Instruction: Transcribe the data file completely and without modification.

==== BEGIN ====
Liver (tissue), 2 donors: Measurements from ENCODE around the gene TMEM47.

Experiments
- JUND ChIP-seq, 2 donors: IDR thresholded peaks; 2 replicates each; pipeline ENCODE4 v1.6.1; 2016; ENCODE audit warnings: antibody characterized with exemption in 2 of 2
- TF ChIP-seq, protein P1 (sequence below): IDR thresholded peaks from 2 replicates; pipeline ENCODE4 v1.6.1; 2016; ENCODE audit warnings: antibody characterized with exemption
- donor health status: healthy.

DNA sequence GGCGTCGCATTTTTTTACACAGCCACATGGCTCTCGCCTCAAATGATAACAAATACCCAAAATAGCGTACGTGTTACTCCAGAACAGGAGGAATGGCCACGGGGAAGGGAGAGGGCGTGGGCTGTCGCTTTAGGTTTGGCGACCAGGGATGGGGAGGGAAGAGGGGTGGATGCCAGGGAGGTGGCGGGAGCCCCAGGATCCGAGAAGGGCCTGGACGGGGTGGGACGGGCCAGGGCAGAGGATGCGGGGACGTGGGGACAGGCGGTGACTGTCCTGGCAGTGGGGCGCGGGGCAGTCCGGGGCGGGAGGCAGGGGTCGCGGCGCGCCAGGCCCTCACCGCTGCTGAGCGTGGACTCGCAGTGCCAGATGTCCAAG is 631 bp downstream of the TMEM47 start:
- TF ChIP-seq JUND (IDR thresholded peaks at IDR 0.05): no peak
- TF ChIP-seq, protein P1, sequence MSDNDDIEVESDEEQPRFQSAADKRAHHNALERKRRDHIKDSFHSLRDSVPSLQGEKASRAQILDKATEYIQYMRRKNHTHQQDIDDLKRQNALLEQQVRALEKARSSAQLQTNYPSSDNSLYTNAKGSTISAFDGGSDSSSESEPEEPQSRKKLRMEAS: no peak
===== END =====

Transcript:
Liver (tissue), 2 donors: Measurements from ENCODE around the gene TMEM47.

Experiments
- JUND ChIP-seq, 2 donors: IDR thresholded peaks; 2 replicates each; pipeline ENCODE4 v1.6.1; 2016; ENCODE audit warnings: antibody characterized with exemption in 2 of 2
- TF ChIP-seq, protein P1 (sequence below): IDR thresholded peaks from 2 replicates; pipeline ENCODE4 v1.6.1; 2016; ENCODE audit warnings: antibody characterized with exemption
- donor health status: healthy.

DNA sequence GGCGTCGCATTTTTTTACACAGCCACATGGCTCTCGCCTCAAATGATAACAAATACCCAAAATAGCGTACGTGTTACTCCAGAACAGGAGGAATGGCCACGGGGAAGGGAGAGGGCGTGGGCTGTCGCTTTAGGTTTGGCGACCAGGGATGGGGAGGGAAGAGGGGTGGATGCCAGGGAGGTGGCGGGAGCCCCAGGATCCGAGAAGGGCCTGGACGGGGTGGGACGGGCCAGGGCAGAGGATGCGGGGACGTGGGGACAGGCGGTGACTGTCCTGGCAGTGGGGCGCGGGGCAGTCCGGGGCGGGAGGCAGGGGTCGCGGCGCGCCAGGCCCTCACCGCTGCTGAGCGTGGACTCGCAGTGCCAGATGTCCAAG is 631 bp downstream of the TMEM47 start:
- TF ChIP-seq JUND (IDR thresholded peaks at IDR 0.05): no peak
- TF ChIP-seq, protein P1, sequence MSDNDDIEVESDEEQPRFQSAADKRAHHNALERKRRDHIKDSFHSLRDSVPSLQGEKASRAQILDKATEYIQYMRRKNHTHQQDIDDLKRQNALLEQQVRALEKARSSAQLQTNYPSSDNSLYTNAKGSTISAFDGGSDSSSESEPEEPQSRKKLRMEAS: no peak